The physical examples of Sabbath keeping are fulfilled in Jesus Christ. He is our Sabbath Rest. While the Israelites at one time looked to the serpent on the pole for physical healing, this was merely a pattern to prepare them to look to Jesus Christ on the cross for spiritual healing. While the Israelites at one time observed the seventh day in honor of God’s perfect creation, and at a later time in honor of God’s power to save them from physical slavery, this was merely a pattern to prepare them to observe the seventh day in honor of God’s creative redemption in Jesus Christ. This is why the early church quickly changed their Sabbath keeping from the seventh day (our Saturday) to the first day (often called “The Lord’s Day”), the day of the week on which our Savior rose from the dead. It is therefore proper and biblically supported to “keep the Sabbath” on Sunday instead of Saturday because we understand the spiritual reality represented by the previous Sabbath commemorations.

A day of worship and rest. Even before Christ’s death, burial, and resurrection, many Jews misunderstood the purpose of Sabbath keeping. Rather than honoring the plain words of the Lord on the subject, many began to believe that a rigid, almost superstitious ban on any constructive activity on the Sabbath would promote a righteousness based on works (in this case, “non-works”) rather than on the mercy of God. Jesus corrected this error by declaring that “The Sabbath was made for man, not man for the Sabbath” (Mark 2:27-28). He reminded them that even in their own man-made laws regarding the Sabbath, they permitted works of necessity, such as feeding and watering animals (Luke 12:15) or rescuing an animal from a pit (Matthew 12:11). How much more lawful is it, he then argued, to do God’s work of healing and saving on the Sabbath?: “The Son of Man is Lord of the Sabbath” and “I ask you, which is lawful on the Sabbath: to do good or to do evil, to save life or to destroy it?” (Luke 6:5, 9; see also Matthew 12:1-14; Mark 2:23-3:6).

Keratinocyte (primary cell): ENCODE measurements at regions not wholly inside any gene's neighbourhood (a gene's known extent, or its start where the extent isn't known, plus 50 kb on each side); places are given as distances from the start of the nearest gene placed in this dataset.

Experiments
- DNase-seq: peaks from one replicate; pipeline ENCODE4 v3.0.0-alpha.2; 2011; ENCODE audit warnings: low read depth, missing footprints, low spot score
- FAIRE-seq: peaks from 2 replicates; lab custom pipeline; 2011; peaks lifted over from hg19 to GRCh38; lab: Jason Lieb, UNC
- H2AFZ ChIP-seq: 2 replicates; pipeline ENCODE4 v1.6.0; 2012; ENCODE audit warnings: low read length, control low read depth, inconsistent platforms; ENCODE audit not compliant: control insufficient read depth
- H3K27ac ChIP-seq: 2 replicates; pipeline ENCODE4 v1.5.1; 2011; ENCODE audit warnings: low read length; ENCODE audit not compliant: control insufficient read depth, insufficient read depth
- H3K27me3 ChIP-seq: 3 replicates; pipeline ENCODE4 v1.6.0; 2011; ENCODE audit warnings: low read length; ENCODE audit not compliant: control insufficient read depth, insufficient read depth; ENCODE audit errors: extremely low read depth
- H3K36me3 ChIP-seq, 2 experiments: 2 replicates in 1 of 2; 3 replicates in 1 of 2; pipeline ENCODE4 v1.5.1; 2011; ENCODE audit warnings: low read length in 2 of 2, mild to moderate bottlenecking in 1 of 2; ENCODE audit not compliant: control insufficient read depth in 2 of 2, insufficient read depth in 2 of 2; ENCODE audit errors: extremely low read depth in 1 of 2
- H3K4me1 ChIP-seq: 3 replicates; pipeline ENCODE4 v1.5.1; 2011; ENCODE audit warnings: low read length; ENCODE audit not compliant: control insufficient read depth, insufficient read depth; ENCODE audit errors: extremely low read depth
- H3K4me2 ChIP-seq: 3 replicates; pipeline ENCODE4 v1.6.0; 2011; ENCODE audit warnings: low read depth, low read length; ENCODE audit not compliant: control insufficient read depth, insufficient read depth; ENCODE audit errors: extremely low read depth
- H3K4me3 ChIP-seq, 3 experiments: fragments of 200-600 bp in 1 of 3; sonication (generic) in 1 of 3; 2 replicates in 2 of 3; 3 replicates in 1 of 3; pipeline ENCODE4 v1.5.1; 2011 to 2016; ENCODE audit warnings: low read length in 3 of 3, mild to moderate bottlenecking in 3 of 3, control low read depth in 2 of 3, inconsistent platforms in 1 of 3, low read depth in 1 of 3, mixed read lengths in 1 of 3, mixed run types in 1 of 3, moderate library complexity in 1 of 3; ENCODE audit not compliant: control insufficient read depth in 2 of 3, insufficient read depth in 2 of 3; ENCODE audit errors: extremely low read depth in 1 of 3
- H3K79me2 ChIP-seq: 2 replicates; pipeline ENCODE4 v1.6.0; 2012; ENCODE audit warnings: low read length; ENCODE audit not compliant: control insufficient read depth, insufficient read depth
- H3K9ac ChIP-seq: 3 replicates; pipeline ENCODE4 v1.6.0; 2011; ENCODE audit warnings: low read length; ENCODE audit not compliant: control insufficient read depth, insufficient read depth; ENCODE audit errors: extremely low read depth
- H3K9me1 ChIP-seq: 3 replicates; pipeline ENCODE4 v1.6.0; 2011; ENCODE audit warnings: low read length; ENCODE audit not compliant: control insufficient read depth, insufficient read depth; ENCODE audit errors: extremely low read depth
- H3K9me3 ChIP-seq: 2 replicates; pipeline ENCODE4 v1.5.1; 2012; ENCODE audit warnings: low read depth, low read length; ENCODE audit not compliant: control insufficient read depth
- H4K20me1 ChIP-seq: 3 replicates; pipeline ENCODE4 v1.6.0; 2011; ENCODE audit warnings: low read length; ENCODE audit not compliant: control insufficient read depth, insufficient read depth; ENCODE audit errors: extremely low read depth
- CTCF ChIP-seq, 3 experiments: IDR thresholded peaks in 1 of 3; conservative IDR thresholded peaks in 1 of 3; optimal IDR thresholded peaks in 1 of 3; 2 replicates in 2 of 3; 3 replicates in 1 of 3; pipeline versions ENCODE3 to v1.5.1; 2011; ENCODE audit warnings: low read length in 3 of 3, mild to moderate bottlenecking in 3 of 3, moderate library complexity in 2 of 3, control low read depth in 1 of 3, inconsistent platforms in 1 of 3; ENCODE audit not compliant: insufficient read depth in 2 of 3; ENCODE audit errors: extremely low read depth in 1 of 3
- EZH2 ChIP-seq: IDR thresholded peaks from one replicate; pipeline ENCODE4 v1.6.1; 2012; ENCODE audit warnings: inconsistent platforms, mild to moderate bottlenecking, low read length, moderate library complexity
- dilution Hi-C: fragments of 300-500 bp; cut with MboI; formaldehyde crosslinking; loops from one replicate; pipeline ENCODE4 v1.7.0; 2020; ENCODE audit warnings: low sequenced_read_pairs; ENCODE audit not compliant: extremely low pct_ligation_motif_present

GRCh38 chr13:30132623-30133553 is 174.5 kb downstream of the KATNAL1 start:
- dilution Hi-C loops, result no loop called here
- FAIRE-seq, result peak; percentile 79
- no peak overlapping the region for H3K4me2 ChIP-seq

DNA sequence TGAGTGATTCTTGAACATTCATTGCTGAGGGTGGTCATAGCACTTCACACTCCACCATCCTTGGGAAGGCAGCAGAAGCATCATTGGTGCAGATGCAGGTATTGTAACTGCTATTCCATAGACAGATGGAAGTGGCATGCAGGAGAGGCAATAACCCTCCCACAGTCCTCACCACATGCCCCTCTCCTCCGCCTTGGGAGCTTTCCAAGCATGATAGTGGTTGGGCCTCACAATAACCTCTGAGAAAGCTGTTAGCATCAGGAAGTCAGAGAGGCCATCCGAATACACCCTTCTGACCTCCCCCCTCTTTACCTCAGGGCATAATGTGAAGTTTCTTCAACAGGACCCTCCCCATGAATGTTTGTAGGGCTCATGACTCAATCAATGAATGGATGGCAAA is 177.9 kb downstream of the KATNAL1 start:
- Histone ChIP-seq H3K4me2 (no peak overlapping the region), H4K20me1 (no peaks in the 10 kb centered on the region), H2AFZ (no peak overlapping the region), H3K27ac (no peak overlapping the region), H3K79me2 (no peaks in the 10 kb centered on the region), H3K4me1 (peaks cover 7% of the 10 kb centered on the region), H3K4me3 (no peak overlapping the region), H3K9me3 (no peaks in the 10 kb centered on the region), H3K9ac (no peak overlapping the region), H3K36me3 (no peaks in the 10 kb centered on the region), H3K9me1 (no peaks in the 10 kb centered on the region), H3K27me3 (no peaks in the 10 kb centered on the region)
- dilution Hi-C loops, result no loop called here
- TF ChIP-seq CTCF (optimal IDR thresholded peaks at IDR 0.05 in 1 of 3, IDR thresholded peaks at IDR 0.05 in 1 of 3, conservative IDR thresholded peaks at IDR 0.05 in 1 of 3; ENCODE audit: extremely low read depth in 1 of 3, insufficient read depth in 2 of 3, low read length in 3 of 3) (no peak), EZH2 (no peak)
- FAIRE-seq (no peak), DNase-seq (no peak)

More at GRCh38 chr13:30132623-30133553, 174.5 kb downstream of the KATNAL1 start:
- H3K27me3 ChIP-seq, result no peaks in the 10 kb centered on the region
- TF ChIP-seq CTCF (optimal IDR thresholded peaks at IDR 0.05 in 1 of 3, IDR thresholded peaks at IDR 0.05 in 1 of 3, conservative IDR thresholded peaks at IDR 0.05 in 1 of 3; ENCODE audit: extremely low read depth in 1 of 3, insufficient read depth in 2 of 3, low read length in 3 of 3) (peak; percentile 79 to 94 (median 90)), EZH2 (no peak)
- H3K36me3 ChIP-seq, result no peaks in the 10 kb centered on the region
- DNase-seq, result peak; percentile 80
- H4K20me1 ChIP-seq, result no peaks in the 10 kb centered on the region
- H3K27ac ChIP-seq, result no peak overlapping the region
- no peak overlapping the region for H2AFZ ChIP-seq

As Christians who understand and have been saved by the spiritual realities represented by the earthly examples, we should honor God by setting aside one day a week for rest and worship. Ideally, this day is on Sunday in recognition of Christ’s resurrection from the dead. But we are also to remember that the Sabbath was made for man, not man for the Sabbath; and that it is commendable to do good on the Sabbath. We are not saved for keeping the Sabbath, neither are we condemned for breaking the Sabbath. We are, however, Christians who have been redeemed from sin and re-created to bring praise to God by Christ’s work on the cross, and our honoring of the Sabbath honors God.